This review was sent in anonymously by a Medical student and collegiate athlete who has used and benefited from Tranzfuse!
"I can honestly say that my experience with Tranzfuse has been nothing short of spectacular! As a full-time college student that’s been enrolled in 18 credit hours every single semester to date, doctor-prescribed stimulants, like Adderall, are a readily used tool in my, and many other college students, arsenal for tackling such a demanding course load. But as many will attest, the use of such stimulants, even something simple as the caffeine in your morning cup of coffee, comes with its drawbacks. The dreaded crash that we all know is coming later on in the day, the bogged down feeling after a full day of studying, the fact that your appetite is basically non-existent, not to mention the long term effects regular stimulant use has on the brain, all of which are very real drawbacks that come with stimulant use.
But Tranzfuse is phenomenal in that it literally takes care of ALL of the aforementioned problems associated with stimulant use AND is an all-around healthy supplement that I now incorporate into my daily regime. It’s filled with essentially all-natural ingredients that have been proven to not only be beneficial to one’s health if consumed daily but also to aid in keeping one healthy and mitigate the damage done by the use of heavy stimulants (like Adderall) as well as light to moderate stimulants (like caffeine). Below I’ll break down the benefits of every ingredient in Tranzfuse, which are readily known and transparent, unlike competing brands who just list their ingredients under a “proprietary blend” which would leave the consumer unaware of what they’re actually taking.
- Vitamin C: To clarify, Adderall is in fact composed of a racemic mixture of amphetamine. That’s right, Adderall is an amphetamine and with that, the damage that can occur with consistent use has the potential to be severe. Fortunately, Tranzfuse contains adequate amounts of vitamin C which have been proven to reduce and even reverse the DNA damage caused by amphetamine use (Silva et al. 2013).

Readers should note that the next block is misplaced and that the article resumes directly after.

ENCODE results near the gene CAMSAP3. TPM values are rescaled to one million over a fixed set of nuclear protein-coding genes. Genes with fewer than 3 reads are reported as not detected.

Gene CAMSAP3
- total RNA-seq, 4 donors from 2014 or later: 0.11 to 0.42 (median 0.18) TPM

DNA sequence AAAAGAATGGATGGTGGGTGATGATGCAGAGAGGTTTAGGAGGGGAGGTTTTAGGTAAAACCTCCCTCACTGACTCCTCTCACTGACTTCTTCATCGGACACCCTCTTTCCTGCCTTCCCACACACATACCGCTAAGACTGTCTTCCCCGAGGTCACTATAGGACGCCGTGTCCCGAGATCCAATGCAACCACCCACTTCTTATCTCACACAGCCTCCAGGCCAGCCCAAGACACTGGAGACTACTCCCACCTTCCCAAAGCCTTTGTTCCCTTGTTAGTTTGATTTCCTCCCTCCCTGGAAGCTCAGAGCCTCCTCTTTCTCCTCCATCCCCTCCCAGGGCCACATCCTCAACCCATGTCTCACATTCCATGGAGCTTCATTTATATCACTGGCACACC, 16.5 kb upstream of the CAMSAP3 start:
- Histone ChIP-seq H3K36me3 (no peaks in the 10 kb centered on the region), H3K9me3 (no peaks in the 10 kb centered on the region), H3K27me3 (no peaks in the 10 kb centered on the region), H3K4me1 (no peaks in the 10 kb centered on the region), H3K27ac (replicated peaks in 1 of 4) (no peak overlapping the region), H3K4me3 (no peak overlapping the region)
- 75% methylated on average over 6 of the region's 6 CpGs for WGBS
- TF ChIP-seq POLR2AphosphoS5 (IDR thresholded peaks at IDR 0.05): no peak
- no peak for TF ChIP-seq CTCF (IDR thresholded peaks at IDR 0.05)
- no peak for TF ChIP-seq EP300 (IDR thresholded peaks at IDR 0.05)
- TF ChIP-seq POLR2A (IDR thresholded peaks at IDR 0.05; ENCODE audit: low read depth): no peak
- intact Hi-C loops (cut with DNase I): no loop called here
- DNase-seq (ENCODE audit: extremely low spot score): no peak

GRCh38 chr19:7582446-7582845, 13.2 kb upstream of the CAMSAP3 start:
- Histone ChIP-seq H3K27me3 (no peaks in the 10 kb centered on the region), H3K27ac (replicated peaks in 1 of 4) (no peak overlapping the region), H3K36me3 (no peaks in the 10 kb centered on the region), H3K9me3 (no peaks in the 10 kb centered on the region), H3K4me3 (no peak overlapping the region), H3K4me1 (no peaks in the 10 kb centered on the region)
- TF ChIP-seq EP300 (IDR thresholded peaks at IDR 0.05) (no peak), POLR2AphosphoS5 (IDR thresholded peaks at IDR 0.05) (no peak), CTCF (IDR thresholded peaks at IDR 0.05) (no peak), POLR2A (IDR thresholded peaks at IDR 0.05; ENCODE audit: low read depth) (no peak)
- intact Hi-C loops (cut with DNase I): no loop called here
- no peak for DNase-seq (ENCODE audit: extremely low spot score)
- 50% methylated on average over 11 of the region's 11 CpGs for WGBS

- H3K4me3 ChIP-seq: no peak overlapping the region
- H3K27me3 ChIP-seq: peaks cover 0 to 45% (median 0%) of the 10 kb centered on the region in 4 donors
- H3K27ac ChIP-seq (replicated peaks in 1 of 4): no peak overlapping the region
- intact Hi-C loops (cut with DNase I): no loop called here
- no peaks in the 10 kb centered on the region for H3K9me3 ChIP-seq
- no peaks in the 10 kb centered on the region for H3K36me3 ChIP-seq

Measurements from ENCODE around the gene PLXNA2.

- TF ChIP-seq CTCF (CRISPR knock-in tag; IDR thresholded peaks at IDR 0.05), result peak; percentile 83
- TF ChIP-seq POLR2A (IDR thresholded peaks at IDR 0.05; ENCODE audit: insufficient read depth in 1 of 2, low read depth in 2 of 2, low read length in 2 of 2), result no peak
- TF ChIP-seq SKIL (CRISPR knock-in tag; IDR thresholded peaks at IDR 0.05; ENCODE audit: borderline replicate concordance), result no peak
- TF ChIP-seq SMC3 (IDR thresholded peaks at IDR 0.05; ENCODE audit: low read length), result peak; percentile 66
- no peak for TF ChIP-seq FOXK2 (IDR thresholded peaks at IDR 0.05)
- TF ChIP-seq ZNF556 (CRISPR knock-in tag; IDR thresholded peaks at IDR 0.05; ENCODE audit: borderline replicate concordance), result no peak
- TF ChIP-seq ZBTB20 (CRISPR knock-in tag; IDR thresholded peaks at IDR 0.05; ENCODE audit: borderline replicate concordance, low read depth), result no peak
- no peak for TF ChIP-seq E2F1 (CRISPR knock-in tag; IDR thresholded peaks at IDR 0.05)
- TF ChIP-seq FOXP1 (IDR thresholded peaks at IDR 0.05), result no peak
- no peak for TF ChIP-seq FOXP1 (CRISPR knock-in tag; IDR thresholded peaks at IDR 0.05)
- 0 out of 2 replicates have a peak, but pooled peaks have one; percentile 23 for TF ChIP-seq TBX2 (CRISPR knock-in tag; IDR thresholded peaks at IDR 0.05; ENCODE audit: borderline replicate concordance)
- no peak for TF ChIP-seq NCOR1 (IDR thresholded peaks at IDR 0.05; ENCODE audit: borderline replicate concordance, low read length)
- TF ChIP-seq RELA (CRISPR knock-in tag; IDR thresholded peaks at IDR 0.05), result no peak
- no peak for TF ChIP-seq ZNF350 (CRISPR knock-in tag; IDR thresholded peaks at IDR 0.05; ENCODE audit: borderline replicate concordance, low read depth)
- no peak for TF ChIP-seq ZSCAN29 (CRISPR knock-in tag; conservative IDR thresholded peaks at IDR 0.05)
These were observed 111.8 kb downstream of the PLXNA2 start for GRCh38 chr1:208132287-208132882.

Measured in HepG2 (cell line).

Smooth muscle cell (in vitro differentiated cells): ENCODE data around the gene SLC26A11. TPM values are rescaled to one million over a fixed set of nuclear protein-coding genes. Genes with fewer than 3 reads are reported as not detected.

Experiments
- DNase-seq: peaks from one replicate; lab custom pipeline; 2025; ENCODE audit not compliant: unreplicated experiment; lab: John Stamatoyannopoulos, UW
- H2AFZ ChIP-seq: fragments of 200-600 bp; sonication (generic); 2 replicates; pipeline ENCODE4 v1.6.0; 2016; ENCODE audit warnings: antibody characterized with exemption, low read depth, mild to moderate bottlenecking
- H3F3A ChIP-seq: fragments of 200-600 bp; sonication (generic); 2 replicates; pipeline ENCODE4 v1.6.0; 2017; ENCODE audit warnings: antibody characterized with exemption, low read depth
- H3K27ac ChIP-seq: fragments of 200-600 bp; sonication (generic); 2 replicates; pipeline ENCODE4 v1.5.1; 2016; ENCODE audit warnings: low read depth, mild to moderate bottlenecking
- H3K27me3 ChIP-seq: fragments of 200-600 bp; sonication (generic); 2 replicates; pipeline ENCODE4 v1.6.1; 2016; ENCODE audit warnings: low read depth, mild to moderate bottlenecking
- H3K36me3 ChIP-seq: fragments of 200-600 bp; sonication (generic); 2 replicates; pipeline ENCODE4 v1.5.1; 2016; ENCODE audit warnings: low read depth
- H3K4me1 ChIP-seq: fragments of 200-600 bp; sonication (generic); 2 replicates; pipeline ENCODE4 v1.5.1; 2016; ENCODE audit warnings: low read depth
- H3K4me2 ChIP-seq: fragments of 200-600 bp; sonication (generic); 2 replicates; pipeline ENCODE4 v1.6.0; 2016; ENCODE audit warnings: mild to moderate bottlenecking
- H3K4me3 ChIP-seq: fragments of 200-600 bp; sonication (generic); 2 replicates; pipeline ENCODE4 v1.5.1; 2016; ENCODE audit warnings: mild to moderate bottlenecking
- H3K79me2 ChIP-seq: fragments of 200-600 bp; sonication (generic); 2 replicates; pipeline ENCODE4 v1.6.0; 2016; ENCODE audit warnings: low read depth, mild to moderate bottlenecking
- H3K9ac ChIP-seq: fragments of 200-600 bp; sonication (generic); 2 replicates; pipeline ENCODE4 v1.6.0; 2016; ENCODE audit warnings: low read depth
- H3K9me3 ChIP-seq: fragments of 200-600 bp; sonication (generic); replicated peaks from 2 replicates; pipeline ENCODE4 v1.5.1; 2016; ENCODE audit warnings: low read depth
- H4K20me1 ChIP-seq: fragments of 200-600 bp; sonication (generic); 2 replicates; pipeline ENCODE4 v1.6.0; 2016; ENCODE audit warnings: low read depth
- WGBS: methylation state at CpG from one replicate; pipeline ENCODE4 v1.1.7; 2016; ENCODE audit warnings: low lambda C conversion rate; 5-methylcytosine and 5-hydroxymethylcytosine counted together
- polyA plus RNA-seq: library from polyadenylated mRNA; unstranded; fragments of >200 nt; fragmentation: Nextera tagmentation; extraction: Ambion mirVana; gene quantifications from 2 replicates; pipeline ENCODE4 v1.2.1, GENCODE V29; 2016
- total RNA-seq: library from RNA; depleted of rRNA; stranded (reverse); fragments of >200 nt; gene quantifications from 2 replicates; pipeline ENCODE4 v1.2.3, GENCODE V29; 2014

- Vitamin B3 (Niacin): Stimulants work to increase focus by increasing the levels of dopamine (“feel good, ready to tackle any situation” hormone) in the brain. This is great for our endeavors but such an increase in dopamine on a regular basis can lead to something called dopaminergic neurotoxicity; in other words, it is toxic to the brain. Fortunately, the use of Niacin in conjunction with amphetamine has been shown to prevent this induced dopaminergic neurotoxicity (Wan et al. 1999)
- Vitamin B6 (pyridoxine HCL): Vitamin B6 has proven to prevent and help reverse any potential compulsive behaviors that may occur with the use of stimulants like Adderall (Frye et al. 1981)
- Magnesium (Citrate form): Magnesium is amazing, not just for stimulant use but also for every day living; many Americans are deficient in this oh so essential mineral. According to Tomoyo et al. (2008), magnesium has been shown to possibly prevent degeneration of dopaminergic neurons which stimulant use tends to significantly impact.
- Choline Bitartrate: It has been shown that the use of amphetamine increases the release of acetylcholine levels in the brain (Nair and Gudelsky 2006). Acetylcholine is essential to proper brain function and the use of heavy stimulants will eventually deplete brain stores of acetylcholine which makes it necessary to replenish those stores. Choline bitartrate is the most common supplement that does just that so it is imperative to take a supplement containing adequate amounts of choline bitartrate in order to replenish acetylcholine levels in the brain."
Silva, N. M. F., da Silva, N. R., Silva, K. V. F., Moyses, R. J. & da Silva, J. 2013. Use of buccal micronucleus assay to determine mutagenicity induced by amfepramone in humans and the protective effects of vitamin C. J Toxicol Environ Health A. 76, 1121–1128.
Wan FJ, Lin HC, Kang BH, Tseng CJ, Tung CS. 1999. D-amphetamine-induced depletion of energy and dopamine in the rat striatum is attenuated by nicotinamide pretreatment. Brain Res Bull. 50(3):167-71.
Frye PE, Arnold LE. 1981. Persistent amphetamine-induced compulsive rituals: response to pyridoxine (B6). Biol Psychiatry. 16:583–7.
Tomoyo Hashimoto, Katsunori Nishi, Jun Nagasao, Sadatoshi Tsuji, Kiyomitsu Oyanagi. 2008. Magnesium exerts both preventive and ameliorating effects in an in vitro rat Parkinson disease model involving 1-methyl-4-phenylpyridinium (MPP+) toxicity in dopaminergic neurons. Brain Research. 1197:143-151.
Nair SG, Gudelsky GA. 2006. 3,4-Methylenedioxymethamphetamine enhances the release of acetylcholine in the prefrontal cortex and dorsal hippocampus of the rat. Psychopharmacology (Berl). 184(2):182-9.